What this means is that instead of several (customer) segments, a ‘segment of one’ will be created – individual, very targeted segments that have specialised or customised catalogues for every individual. Although the complexities of this type of targeting (‘mass intimacy’) are not yet completely resolved, this is something AI can do for individuals as well as businesses. It may even be able to help individuals with their finances and budgeting in a meaningful way. In today’s Internet economy, the value happens at the apps stage, he said, but there were billions of apps available now, so where could value accrue, with the application of GenAI?
“If you do not know where this happens, you will apply it where you will not make any value for the business, and that becomes a risk,” he stated. Foundation models like ChatGPT for instance, are highly accessible and will decrease in price as they are increasingly utilised; foundation models, therefore, are not where value will accrue. Citing music service Spotify as an example of how AI may be applied, he said that Spotify starts predicting what kind of songs a user likes, after a short period. “With generative AI, the app will even be able to start identifying the types of songs you like during certain periods of the day, and put together a customised playlist based on this,” he explained.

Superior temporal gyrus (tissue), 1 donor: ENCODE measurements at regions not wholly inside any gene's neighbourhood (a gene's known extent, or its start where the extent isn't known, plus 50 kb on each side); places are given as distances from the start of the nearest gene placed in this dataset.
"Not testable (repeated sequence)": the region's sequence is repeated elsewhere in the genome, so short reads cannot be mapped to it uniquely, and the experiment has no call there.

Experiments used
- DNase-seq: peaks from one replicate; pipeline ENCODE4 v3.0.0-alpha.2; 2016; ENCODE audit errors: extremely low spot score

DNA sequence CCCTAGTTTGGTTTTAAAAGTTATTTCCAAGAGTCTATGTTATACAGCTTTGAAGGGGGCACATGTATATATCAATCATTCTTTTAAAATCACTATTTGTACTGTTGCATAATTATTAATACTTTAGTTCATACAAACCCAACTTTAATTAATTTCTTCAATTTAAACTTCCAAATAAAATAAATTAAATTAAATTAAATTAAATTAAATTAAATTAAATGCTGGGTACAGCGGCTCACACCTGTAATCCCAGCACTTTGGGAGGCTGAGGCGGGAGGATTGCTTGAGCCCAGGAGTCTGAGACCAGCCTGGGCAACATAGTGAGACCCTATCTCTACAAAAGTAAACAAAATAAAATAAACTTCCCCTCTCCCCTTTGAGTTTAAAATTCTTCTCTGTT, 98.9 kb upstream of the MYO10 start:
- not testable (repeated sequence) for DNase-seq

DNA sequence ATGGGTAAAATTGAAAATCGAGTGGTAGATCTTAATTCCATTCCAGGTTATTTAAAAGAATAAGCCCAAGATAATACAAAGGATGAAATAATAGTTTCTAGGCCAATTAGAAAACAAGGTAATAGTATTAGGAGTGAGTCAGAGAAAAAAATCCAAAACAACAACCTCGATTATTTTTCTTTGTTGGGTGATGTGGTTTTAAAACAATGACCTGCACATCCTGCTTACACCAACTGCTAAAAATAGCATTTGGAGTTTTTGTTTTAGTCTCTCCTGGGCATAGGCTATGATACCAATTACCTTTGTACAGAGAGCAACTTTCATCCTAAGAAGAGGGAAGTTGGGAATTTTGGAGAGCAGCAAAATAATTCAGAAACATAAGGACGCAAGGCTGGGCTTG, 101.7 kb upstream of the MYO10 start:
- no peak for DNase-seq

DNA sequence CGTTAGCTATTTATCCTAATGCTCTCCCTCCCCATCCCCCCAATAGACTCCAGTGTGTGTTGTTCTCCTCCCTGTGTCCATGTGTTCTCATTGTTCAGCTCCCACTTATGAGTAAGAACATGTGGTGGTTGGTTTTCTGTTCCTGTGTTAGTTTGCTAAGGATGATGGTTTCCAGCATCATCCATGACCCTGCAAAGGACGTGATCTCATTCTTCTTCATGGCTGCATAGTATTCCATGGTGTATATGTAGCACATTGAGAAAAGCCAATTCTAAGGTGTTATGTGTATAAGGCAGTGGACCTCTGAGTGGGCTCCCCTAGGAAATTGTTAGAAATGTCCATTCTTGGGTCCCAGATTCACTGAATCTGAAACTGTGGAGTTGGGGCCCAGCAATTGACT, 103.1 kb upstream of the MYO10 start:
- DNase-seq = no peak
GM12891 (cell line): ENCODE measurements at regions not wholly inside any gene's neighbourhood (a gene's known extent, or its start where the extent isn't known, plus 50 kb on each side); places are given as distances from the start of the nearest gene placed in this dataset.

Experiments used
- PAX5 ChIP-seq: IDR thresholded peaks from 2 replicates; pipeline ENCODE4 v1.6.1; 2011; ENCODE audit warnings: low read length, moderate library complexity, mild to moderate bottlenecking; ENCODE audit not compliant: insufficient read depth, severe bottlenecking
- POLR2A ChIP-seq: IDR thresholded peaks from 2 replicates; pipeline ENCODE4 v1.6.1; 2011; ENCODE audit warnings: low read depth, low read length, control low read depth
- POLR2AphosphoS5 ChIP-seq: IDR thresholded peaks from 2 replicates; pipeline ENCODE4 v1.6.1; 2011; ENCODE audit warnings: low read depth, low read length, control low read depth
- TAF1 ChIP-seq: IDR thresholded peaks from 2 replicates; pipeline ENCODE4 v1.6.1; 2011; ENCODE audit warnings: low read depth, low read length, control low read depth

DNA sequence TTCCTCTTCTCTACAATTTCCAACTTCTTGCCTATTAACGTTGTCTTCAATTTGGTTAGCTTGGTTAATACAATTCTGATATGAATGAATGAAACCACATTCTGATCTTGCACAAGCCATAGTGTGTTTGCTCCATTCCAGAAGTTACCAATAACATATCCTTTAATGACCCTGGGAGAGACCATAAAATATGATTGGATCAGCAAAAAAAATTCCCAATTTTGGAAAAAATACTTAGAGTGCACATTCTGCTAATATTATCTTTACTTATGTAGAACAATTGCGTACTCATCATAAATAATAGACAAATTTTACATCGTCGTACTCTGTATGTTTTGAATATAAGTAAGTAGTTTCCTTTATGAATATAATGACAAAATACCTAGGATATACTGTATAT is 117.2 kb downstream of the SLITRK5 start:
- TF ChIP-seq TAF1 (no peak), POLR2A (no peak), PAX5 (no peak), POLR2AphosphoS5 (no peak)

The experience is completely personalised, and curated by the app, which can do it for many users, in a shorter period. While Spotify profits from the money it makes through licensing agreements with music companies, it also derives specialised or proprietary data. Once integrated, this data is enhanced when generative AI is applied. “What you want is for the AI to give you ‘nudges’ which matter to you,” Hoo said. If applied towards helping to manage one’s finances, for instance, it can identify income and expenditure, and compare this against that of one’s peers, showing what one can or cannot afford, given one’s current portfolio. For the producer, another opportunity to sell is created.
The constant human fear of missing out – “if you do not have this, you will miss this opportunity” – is thus created, by the app being able to present the right opportunity at the right time. “The ten-second window has happened,” he said. “This is an example of how you get so much data when all you asked was your cash flow. Use generative AI when you have proprietary data, embed it in the product on offer, and create a competitive difference.” There are many layers to AI; its effectiveness depends on how it is used – but he predicted “an explosion” of how to use industry-specific AI soon, He urged a closer look at proprietary data which can be utilised by generative AI, for future leverage.